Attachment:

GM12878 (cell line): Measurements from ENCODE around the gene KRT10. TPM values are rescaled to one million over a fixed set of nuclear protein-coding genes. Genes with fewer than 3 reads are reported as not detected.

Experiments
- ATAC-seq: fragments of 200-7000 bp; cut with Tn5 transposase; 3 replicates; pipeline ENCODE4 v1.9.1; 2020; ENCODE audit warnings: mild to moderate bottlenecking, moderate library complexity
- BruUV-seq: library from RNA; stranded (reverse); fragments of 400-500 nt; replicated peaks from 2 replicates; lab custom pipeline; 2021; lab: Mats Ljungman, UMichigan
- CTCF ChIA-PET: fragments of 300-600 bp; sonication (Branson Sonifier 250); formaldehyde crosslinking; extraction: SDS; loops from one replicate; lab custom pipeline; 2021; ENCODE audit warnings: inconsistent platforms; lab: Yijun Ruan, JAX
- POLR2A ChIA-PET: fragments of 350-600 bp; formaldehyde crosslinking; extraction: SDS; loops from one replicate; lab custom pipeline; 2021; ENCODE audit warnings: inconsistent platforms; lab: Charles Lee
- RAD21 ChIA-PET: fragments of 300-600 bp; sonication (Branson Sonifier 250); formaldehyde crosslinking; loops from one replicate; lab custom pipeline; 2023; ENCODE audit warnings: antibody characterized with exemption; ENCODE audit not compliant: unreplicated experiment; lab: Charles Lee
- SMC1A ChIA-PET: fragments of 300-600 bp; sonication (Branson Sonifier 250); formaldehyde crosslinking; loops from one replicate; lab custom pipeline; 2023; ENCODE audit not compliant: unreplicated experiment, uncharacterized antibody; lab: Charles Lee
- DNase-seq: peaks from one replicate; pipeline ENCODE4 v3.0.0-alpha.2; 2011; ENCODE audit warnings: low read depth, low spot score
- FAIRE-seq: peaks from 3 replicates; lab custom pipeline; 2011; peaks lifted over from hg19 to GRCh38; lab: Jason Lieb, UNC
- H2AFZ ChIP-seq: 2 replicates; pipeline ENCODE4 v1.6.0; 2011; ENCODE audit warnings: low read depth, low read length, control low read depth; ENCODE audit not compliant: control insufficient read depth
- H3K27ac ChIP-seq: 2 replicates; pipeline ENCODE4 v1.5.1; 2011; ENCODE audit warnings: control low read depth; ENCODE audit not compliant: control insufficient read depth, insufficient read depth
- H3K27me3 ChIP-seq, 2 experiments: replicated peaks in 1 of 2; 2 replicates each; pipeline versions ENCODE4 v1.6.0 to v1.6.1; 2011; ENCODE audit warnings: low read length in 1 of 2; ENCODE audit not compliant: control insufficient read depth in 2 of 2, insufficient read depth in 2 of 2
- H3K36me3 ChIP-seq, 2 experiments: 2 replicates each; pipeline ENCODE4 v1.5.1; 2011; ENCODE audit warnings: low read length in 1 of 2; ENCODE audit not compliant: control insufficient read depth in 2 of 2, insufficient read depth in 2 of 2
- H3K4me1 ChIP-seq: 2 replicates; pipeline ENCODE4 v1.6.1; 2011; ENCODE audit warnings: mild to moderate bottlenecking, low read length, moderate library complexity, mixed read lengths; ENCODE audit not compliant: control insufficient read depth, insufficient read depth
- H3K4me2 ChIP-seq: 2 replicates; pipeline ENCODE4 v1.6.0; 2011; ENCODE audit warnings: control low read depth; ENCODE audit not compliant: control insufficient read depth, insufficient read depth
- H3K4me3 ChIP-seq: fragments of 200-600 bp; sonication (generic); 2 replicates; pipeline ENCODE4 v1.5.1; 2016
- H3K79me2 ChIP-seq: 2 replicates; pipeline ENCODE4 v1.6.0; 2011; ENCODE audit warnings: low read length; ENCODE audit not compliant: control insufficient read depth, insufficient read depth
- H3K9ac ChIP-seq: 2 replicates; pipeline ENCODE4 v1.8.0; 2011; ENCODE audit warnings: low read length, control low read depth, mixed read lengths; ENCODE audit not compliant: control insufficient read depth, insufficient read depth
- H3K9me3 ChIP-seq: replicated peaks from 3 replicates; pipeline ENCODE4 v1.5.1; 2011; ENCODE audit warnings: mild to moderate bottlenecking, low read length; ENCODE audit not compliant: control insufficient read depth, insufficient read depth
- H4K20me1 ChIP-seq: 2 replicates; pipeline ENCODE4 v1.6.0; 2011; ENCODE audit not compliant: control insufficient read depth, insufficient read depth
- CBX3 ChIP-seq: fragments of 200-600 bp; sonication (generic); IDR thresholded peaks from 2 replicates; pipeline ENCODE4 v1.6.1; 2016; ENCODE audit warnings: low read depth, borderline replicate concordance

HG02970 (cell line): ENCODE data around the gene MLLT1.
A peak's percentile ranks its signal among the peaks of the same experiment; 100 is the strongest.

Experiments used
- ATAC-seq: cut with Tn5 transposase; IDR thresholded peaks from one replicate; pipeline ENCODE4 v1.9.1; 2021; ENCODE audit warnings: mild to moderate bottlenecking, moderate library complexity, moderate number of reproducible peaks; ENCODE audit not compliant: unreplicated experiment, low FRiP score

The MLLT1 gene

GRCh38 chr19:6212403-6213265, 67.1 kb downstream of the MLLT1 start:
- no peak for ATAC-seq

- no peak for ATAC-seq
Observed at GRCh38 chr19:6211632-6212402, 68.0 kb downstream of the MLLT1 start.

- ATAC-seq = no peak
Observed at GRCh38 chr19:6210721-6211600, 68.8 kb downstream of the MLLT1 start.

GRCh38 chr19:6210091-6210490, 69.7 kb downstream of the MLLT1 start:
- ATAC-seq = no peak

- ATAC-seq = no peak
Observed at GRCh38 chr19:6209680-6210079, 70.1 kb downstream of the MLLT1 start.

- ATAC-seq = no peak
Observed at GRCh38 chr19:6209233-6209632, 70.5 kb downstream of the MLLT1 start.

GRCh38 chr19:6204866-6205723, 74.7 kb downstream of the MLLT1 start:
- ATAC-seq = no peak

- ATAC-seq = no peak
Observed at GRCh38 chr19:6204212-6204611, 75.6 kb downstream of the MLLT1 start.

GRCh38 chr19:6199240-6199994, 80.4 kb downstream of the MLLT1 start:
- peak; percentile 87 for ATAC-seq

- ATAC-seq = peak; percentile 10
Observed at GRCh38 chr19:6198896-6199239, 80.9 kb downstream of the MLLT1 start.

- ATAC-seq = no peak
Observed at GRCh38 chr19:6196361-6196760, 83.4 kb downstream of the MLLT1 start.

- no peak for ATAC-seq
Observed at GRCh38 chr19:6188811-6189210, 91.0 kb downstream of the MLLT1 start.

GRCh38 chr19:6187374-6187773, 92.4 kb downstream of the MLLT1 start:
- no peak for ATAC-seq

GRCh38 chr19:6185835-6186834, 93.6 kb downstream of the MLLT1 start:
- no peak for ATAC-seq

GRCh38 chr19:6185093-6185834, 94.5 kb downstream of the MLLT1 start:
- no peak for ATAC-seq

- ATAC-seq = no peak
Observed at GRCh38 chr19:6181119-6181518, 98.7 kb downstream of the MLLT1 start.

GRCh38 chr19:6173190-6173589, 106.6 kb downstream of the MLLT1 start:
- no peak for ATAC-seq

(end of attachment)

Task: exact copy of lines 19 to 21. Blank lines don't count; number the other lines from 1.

- H3K9ac ChIP-seq: 2 replicates; pipeline ENCODE4 v1.8.0; 2011; ENCODE audit warnings: low read length, control low read depth, mixed read lengths; ENCODE audit not compliant: control insufficient read depth, insufficient read depth
- H3K9me3 ChIP-seq: replicated peaks from 3 replicates; pipeline ENCODE4 v1.5.1; 2011; ENCODE audit warnings: mild to moderate bottlenecking, low read length; ENCODE audit not compliant: control insufficient read depth, insufficient read depth
- H4K20me1 ChIP-seq: 2 replicates; pipeline ENCODE4 v1.6.0; 2011; ENCODE audit not compliant: control insufficient read depth, insufficient read depth